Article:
Understanding the Stages of Dementia

Dementia is an illness or disease that deteriorates the brain cell to malfunction. Dementia is a progressive disease that gradually takes away the patients memory and ability to live a normal and healthy life. 

This disease enters into one’s body via different symptoms through a series of stages. These 7-stages of dementia affect the cognitive skills of the diagnosed patient. Many times the early symptoms are associated with aging, therefore, the patient or its family members may not notice or simply ignore them. Once these symptoms occur frequently, upsetting the daily routine; the patient and its family members must carefully examine the situation and consult a physician. 

Stage 1: No Impairment 

Also known as the No Cognitive Decline stage, this is the time when the patient is independent in its functionality; both mentally and physically.  The disease is undetectable and there is no evident memory impairment, in fact, most incidents appear casual and infrequent. 

Stage 2: Very Mild Cognitive Decline

In this stage, the patient shows rare signs of forgetfulness and memory loss. This stage is often noticed by the patient itself and the physician or family members may not notice or associate the change as part of ageing.  In this stage the patient may forget dates, events, car keys and other belongings but is completely fine to function independently and perform all routine tasks. 

Stage 3: Mild Cognitive Decline

This is the stage when casual forgetfulness leads to difficulty in work. The patient is unable to focus, decide or recall which leads to a decline in performance. The patient may forget words to communicate, find it difficult to locate back or even not remember daily routine tasks. At this stage, the patients get frustrated, anxious and this change is also noticed by the family members. This stage usually lasts the longest, for almost 7 years where progress is slow yet becomes visible to people around the patient.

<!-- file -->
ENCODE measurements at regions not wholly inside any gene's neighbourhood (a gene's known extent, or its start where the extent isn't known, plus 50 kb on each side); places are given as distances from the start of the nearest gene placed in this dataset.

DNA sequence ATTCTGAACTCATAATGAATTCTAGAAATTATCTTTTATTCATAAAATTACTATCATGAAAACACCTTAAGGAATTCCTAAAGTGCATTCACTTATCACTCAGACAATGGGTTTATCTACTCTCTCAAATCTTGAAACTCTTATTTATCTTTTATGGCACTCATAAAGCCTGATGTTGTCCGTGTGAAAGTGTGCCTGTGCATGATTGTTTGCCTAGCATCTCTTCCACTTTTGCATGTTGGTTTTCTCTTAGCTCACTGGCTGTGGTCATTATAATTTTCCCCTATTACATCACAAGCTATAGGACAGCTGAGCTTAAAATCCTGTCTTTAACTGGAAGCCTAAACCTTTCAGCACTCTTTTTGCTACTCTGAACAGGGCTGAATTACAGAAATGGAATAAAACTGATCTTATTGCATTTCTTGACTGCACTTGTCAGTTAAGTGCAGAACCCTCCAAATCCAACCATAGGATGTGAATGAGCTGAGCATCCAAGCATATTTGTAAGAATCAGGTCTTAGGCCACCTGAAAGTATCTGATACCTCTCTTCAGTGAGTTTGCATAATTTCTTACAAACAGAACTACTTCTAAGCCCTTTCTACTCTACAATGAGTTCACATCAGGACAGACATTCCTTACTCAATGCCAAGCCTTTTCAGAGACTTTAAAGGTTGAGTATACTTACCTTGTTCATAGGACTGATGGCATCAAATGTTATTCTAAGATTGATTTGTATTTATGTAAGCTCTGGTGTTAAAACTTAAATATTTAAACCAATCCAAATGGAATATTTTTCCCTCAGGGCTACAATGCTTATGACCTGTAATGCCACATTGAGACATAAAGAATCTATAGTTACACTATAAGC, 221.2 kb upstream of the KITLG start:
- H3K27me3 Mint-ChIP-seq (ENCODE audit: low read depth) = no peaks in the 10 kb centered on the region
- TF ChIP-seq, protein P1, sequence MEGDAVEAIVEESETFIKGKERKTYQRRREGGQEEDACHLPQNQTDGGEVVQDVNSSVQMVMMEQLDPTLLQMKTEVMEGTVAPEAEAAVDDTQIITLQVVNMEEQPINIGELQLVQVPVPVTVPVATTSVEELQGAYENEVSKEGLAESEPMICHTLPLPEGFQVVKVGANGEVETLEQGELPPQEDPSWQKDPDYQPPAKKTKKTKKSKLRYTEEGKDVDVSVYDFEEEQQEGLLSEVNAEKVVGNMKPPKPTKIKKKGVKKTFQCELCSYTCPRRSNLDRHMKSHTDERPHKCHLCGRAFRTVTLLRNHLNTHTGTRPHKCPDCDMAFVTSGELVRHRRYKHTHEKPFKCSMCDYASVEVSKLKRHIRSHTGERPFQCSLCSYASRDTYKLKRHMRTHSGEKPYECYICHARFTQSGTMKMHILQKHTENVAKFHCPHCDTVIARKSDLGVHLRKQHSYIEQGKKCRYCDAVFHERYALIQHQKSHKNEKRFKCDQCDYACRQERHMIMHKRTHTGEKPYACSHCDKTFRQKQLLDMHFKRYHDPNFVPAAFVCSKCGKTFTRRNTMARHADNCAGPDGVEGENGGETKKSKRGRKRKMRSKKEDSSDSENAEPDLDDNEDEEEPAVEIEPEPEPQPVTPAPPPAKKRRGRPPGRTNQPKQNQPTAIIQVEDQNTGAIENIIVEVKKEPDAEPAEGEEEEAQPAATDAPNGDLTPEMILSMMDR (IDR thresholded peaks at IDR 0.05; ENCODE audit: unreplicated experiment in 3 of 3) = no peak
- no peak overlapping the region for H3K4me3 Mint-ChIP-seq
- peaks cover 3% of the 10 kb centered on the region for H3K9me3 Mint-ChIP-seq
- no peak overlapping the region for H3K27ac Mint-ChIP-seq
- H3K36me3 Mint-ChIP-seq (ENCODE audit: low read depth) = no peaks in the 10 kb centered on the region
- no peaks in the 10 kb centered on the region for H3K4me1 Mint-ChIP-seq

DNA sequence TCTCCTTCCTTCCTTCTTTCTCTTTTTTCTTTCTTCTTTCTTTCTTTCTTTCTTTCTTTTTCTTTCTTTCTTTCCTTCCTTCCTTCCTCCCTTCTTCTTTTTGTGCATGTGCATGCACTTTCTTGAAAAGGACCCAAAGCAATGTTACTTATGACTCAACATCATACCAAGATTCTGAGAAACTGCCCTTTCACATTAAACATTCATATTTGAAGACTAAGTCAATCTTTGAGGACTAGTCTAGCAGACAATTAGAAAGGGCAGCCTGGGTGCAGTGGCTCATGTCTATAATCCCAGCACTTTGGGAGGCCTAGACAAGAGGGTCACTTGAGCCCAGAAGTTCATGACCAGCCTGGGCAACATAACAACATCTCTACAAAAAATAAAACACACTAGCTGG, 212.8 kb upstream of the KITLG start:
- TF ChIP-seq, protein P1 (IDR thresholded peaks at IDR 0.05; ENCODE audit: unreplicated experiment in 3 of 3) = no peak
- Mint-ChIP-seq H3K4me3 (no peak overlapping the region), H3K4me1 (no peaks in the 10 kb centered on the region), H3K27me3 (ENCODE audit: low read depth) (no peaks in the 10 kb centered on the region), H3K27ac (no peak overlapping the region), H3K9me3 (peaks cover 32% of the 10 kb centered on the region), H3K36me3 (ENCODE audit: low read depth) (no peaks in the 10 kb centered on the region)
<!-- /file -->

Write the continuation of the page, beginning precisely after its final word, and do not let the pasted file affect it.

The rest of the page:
Up till now, the patient is not diagnosed or labeled to have dementia however when the patient enters stage 4.

Stage 4: Moderate Cognitive Decline

This stage is clinically known as Early Stage Dementia. At this stage the dependency of the patient increases, they tend to become extremely forgetful, lose their focus, cannot make decisions on their own or manage finances. Patients at stage 4 also find it difficult to travel alone, express their feeling or communicate with others.  If the patient is not working outside and a homemaker, they often to forget cooking, cleaning, laundry and other daily routine chores. Many patients also suffer from incontinence at this stage and gradually stop going out in public.  

A physician at this stage can examine the patient and identify possible remedies for the symptoms. On Average, stage 4 lasts for about two years. 

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Stage 5: Mid-Stage Dementia 

Also known as Moderately Severe Cognitive Decline, the patient tends to witness major memory deficiencies. The patient is nearly independent and may require help in daily chores such as dressing or bathing. Forgetfulness is extending to a situation where the patient may even forget their own phone number or address. They cannot identify locations, dates or even the time of the day.  Sending the patient out for any purpose is a risk at this stage. Stage 5 lives for about 1-1.5 years. 

Stage 6: Severe Cognitive Decline 

Severe Cognitive Decline or Middle Dementia is the sixth stage that lasts for 2.5 years. In this stage, the patient requires help in performing daily doings. They can’t eat on their own or use the toilet independently. As the patient enters this stage, their memory has lost to a great extent, they can remember names of family members, important events or even things that they supposed to do. Many patients also forget basic life lessons such as counting and some are even unable to speak properly. At stage 6, patients also suffer from sleep disturbance, paranoia, severe anxiety and delusion.  As they reach the end of this stage, they start experiencing bowel and bladder incontinence. 

Stage 7: Late-Stage Dementia

Late-stage Dementia or rather Very Severe Cognitive Decline is stage progressively leads to Alzheimer’s disease. At this point the patient is not only completely dependent on someone else but has also forgotten their own identity. Many patients also lose their psychomotor abilities, requiring assistance to even walk, sit or sleep. The last stage lives for almost 2.5 years

Dementia leading to Alzheimer’s disease is a troublesome journey that may last from 4-20 years. For every patient diagnosed with dementia, the duration and progression varies with symptoms and age bracket. Many tend to live with this disease for long and stay abled with the support of their family members and thorough guidance of their physician and caregivers. It’s not easy for both, the patient and the family members but empathy is the key to a contented life once dementia has hit.